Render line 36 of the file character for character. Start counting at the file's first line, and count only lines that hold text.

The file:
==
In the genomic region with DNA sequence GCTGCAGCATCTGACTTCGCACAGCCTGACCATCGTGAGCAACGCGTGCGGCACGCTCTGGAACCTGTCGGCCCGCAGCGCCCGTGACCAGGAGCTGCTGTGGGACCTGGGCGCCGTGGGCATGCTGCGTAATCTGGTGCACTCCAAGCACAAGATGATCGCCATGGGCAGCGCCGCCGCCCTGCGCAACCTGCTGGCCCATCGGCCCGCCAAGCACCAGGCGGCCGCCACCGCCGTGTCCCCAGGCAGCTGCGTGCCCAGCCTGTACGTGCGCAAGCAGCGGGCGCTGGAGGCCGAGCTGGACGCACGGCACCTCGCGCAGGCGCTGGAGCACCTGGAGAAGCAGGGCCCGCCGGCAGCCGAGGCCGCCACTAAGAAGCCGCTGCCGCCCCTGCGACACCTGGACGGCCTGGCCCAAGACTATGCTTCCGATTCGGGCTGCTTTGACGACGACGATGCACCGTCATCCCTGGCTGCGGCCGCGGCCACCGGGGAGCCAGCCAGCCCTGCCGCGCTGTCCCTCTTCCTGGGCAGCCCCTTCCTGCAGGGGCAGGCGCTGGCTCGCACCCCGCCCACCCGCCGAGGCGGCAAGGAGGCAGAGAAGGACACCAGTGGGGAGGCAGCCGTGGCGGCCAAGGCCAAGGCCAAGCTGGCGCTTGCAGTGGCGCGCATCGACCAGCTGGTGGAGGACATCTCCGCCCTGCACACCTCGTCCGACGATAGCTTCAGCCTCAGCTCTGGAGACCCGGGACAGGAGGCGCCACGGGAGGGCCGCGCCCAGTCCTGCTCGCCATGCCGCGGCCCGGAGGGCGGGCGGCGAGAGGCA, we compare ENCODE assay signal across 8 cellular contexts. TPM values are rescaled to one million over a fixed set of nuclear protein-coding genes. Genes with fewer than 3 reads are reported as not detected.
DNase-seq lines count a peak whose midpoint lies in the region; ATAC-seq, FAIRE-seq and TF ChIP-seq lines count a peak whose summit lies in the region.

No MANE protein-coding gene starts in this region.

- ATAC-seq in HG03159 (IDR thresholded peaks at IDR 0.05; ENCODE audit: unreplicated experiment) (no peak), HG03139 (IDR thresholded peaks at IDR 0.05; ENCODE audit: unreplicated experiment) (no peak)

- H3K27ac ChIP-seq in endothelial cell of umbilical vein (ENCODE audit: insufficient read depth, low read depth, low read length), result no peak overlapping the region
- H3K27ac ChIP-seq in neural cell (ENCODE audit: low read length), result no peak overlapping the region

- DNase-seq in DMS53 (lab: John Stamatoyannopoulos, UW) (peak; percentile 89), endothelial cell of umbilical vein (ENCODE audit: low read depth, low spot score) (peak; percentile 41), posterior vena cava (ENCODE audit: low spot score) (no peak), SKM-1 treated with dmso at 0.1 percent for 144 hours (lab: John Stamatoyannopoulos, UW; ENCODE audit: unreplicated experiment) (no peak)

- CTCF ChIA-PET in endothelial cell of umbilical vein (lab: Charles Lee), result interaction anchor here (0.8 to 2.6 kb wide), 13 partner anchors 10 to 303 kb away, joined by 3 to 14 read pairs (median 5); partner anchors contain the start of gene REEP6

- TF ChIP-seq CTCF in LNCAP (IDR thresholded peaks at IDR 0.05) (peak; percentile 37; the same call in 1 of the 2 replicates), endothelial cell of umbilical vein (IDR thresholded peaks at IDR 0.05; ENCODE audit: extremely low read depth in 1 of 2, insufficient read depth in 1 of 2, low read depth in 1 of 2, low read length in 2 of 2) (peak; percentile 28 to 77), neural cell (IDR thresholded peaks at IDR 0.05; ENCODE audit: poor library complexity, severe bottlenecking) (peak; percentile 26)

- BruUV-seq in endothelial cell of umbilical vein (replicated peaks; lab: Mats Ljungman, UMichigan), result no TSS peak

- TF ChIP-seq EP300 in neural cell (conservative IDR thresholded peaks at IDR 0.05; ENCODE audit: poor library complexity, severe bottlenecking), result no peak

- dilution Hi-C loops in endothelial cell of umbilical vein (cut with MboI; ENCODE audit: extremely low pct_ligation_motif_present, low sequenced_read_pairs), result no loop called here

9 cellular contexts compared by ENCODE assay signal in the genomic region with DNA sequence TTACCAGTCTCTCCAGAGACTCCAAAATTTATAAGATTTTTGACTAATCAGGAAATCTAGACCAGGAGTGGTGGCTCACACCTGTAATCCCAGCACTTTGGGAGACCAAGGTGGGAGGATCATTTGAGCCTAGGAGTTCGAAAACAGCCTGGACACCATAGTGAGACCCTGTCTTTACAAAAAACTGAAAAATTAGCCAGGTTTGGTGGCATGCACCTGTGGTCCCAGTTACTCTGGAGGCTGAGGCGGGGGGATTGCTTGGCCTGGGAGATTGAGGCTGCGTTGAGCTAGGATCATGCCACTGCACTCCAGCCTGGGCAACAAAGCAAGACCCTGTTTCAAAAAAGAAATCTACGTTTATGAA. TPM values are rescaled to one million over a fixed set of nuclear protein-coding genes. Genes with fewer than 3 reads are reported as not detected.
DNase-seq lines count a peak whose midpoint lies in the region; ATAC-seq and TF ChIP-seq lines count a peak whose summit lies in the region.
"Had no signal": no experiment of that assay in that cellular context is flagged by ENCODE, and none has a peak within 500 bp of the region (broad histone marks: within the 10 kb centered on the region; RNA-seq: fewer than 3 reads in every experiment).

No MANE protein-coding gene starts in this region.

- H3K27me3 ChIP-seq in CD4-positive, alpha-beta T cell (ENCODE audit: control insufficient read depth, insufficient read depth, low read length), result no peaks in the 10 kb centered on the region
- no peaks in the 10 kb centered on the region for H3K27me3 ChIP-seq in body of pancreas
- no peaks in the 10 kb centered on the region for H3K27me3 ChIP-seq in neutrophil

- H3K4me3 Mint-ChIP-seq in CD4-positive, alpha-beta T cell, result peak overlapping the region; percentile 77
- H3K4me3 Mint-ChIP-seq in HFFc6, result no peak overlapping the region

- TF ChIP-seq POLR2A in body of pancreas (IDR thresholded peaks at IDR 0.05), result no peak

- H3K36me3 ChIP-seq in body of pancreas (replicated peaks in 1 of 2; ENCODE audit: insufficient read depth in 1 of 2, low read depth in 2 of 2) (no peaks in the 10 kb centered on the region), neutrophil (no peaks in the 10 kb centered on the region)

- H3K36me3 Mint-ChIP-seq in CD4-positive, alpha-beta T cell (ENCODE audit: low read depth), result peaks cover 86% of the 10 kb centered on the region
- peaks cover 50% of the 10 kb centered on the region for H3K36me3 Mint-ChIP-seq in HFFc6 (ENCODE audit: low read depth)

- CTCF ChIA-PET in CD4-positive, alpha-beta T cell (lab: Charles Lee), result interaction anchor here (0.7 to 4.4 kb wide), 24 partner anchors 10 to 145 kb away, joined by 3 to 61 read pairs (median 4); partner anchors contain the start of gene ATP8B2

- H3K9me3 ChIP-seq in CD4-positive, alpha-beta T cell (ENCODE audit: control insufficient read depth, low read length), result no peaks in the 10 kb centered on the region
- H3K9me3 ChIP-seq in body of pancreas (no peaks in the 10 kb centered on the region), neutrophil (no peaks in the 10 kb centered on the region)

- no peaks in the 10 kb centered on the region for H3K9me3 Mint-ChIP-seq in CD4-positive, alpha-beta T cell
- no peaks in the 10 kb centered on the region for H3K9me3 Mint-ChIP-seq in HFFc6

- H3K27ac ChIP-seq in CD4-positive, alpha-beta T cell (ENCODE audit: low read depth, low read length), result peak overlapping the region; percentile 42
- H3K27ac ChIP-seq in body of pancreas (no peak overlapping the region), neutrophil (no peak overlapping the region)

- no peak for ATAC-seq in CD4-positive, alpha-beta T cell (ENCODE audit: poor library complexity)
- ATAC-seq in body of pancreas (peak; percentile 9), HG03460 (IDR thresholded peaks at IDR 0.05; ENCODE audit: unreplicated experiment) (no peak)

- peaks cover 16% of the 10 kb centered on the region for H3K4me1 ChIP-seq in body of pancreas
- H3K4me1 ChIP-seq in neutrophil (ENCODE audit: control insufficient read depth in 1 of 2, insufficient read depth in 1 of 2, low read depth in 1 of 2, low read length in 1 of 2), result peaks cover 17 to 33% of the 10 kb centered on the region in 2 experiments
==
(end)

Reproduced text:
- H3K4me1 ChIP-seq in neutrophil (ENCODE audit: control insufficient read depth in 1 of 2, insufficient read depth in 1 of 2, low read depth in 1 of 2, low read length in 1 of 2), result peaks cover 17 to 33% of the 10 kb centered on the region in 2 experiments